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Personal Property Transfer

Personal Property Transfer

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Published by Bill Taylor
Estate planning for personal items is often overlooked and can be highly emotional.
Estate planning for personal items is often overlooked and can be highly emotional.

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Categories:Types, Business/Law
Published by: Bill Taylor on Feb 11, 2013
Copyright:Attribution Non-commercial

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02/11/2013

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KASLWESTON COUNTY EXTENSION REPORTBILL TAYLOR2/19/13FAIRNESS IN PASSING PERSONAL PROPERTY
Due to many issues, the concept of being “fair” when making an estate plan
is often much morecomplex and difficult with personal items than with titled property. Titled property can often beappraised and valued and some sort of economic division can be developed. How do you
“fairly” divide up family heirlooms, photos, knick kna
cks, or antiques? Many of these personalbelongings have different meanings to different family members and it is difficult to measure
their worth or value. And what is “fair” to one family member may seem entirely “unfair” toanother. The “rules” often ar
e unwritten and are not the same from family member to familymember, seldom being discussed or agreed upon. Family discussions should be designed to
bring to the forefront members’ expectations and understanding of the “rules.”
It is oftenimpossible to
divide things “equally” and distribution methods and consequences become
clouded.In determining how to be fair there are several questions to answer. We must determine:
 
Who is involved (in-laws, grandchildren?)
 
How we proceed (informing everyone, determining values)
 
When to proceed
 
What methods and standards to use to be consistent
 
 Family members will consider the process unfair if they feel moral and ethical standards are notfollowed and if they have not had a voice in the decisions made. This is especially true if a fewpersons with dominate personalities walk off with everything they want and everyone else getswhat is left over.It is usually much better to face the truths of the situation and develop a workable plan beforethe death of the family member involved. Remember, the stress level and the degree of emotion will be multiplied after a death or debilitation, and decisions may be made in the heatof the moment that are regretted later, or things may be said or done that createinsurmountable rifts in relationships.Developing a distribution plan for personal non-titled property should include discussions and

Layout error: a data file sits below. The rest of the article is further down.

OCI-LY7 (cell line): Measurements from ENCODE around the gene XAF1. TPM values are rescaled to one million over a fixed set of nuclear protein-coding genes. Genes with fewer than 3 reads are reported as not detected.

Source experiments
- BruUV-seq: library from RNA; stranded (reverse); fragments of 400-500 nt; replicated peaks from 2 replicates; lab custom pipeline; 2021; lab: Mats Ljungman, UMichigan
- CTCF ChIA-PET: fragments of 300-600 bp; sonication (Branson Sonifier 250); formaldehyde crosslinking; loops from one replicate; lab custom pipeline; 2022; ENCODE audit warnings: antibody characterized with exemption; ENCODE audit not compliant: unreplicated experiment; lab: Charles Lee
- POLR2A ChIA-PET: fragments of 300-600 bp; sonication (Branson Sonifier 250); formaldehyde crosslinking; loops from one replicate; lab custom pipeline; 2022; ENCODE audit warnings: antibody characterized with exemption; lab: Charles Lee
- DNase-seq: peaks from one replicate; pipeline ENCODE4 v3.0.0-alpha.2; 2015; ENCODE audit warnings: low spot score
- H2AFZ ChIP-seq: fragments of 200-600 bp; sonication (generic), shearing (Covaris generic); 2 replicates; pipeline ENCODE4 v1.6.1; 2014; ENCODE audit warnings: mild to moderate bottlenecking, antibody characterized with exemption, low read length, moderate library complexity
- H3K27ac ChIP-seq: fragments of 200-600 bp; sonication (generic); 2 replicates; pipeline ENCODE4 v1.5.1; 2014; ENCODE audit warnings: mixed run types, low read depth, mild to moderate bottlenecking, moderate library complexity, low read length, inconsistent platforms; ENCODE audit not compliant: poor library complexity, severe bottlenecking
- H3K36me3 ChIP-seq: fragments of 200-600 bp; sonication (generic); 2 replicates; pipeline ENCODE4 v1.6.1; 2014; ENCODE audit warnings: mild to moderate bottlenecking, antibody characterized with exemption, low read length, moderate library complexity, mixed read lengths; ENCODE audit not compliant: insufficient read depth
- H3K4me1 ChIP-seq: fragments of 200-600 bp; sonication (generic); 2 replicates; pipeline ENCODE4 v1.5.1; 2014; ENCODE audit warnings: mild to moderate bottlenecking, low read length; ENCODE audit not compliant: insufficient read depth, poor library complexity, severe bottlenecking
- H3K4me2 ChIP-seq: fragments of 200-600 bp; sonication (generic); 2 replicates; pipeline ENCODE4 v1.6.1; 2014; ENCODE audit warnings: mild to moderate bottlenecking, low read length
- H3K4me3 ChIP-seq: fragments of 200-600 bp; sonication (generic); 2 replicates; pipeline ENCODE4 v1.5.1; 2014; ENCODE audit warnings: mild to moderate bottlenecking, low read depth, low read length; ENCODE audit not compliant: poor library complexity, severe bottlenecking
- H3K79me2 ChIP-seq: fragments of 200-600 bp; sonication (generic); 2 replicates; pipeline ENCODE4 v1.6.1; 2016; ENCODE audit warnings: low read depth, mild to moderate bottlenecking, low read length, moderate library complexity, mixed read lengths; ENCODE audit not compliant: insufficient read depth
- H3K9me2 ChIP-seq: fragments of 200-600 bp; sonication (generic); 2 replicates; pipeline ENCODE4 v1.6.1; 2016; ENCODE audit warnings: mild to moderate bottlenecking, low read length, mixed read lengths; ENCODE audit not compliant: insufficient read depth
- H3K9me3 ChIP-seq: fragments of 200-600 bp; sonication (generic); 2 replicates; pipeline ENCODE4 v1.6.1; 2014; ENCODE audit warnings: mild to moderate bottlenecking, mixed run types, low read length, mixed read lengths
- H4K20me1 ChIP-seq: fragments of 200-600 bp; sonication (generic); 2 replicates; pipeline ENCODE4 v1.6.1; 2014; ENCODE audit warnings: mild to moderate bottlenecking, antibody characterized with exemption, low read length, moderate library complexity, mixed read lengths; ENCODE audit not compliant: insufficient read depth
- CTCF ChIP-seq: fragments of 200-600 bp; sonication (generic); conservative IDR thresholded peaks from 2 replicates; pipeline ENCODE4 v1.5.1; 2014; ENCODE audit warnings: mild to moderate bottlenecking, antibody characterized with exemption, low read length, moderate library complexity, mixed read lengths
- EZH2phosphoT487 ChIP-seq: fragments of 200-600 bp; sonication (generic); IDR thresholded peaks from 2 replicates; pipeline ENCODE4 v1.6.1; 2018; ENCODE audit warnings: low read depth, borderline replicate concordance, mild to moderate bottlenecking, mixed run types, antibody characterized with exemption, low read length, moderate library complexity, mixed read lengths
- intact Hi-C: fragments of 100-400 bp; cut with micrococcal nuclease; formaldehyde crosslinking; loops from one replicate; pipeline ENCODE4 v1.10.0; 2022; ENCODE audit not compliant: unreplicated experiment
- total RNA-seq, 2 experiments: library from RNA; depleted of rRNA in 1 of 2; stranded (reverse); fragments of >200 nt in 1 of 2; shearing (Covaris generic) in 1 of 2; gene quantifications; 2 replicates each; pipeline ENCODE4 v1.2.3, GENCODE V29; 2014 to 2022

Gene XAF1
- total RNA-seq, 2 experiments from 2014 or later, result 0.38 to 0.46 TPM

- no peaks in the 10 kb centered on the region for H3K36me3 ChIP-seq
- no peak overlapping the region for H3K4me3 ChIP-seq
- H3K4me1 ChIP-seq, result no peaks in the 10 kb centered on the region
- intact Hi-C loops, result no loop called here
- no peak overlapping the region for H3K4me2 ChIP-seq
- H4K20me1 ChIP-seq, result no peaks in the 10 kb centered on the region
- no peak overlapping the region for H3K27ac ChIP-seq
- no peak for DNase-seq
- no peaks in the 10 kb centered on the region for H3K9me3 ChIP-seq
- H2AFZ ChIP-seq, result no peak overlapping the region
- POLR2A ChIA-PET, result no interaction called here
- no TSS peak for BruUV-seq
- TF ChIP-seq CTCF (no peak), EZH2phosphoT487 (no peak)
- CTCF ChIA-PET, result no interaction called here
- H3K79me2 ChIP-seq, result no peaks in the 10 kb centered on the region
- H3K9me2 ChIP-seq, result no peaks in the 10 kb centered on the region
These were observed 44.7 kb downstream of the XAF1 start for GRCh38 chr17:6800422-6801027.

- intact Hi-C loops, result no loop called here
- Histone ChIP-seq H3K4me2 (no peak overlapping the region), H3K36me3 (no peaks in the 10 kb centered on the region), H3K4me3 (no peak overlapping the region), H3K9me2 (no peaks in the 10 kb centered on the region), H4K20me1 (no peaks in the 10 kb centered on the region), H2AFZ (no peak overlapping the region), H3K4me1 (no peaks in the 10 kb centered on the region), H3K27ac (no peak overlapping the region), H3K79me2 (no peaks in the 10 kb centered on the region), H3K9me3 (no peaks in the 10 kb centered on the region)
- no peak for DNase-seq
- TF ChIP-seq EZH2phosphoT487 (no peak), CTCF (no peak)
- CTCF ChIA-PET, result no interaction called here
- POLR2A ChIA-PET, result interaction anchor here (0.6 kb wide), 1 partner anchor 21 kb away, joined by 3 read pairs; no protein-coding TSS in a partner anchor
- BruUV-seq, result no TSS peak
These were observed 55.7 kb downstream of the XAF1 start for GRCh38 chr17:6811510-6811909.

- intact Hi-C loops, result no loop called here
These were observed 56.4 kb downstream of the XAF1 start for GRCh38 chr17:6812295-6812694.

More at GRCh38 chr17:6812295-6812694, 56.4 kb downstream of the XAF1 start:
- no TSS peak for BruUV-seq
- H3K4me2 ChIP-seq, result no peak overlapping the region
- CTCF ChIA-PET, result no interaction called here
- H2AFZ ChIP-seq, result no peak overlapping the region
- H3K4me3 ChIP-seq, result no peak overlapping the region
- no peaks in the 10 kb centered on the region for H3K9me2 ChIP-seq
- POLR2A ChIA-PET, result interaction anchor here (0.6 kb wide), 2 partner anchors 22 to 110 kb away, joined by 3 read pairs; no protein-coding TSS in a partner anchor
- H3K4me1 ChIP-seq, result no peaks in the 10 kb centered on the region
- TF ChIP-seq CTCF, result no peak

family conferences about values and goals, what family members view as “fair” versus “equal,”
and what is important to the family as a whole and to those passing on the property. Carefullyselect a meeting location and time. Designate a person to record decisions made by the group.A decision needs to be made concerning who to include in the process. Is it parents and siblingsonly, with the siblings acting as representatives for their spouses and children? What aboutincluding spouses? Grandchildren? Other family members? Consider friends, significant othersand ex-spouses, as well as caregivers, attorneys, and mediators.
 
The final decision for disposition belongs to the property owner(s). It is also important toremember that family relationships, and their continuity, are vastly more important than thepossession of an inanimate object.There are a number of topics that family members need to discuss before proceeding to thenext steps in the process. The list is too long to enumerate and I will cover it in detail later. Asyour family prepares to discuss the estate planning process, they will find themselves facedwith these issues and it will be greatly helpful if you have had some time to think them throughfirst.Members of the family need to consider the various options for distribution of personalproperty and what the consequences are of each. Some questions that should be answered are:
 
Are there other goals beyond those that were listed that you feel are important?
 
Which goals are the
most 
important to you and which
least 
important?
 
Do any of your own goals conflict? Do any of the goals of family members conflict?
 
Are there others (other owners, other family members) that need to have input intothese goals?
 
As you transfer this property what do you really want to accomplish? Family continuityand relationships? Conflict avoidance? Preserving a heritage? Maintaining privacy?Contributing to society?

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